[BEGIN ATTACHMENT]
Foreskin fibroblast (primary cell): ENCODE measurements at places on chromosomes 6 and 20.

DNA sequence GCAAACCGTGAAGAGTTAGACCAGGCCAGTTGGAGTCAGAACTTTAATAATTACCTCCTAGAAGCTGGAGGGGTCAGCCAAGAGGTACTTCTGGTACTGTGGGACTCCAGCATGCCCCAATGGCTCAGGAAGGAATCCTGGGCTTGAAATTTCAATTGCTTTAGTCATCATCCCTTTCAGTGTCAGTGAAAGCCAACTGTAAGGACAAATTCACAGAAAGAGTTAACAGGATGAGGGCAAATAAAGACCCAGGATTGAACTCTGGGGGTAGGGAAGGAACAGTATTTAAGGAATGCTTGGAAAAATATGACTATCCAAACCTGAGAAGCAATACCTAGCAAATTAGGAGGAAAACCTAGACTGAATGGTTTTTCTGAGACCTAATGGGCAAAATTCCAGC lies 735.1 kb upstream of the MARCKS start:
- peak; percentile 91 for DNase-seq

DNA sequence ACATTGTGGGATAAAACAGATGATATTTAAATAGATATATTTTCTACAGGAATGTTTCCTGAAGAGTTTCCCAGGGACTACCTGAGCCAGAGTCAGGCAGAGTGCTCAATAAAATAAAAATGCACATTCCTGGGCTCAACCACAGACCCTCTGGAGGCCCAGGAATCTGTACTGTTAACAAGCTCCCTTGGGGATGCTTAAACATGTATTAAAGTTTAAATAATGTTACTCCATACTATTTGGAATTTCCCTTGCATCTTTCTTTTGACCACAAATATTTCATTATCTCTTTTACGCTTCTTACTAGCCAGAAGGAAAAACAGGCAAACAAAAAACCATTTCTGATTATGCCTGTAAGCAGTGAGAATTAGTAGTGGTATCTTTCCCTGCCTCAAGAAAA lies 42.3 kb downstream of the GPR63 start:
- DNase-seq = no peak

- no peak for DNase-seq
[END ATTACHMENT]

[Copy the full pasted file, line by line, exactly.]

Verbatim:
Foreskin fibroblast (primary cell): ENCODE measurements at places on chromosomes 6 and 20.

DNA sequence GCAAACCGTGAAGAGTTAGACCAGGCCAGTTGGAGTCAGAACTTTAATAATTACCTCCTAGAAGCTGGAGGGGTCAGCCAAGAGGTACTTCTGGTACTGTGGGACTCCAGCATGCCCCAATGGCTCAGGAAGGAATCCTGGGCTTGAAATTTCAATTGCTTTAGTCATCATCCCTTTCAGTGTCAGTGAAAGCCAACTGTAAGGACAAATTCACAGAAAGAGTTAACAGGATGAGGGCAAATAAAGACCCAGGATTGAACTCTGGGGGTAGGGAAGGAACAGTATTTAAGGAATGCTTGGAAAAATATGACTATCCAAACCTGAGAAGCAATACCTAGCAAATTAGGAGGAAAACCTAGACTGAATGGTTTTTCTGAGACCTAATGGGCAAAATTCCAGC lies 735.1 kb upstream of the MARCKS start:
- peak; percentile 91 for DNase-seq

DNA sequence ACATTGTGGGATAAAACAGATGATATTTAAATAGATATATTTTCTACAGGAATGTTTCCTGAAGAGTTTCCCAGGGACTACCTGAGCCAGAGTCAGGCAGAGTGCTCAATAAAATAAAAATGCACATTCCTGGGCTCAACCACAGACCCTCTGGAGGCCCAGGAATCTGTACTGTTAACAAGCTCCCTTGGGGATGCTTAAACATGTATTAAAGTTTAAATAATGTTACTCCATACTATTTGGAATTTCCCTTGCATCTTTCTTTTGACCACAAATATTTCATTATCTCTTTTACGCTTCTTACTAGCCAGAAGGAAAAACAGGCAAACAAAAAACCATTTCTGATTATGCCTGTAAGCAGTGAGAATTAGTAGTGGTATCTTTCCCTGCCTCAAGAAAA lies 42.3 kb downstream of the GPR63 start:
- DNase-seq = no peak

- no peak for DNase-seq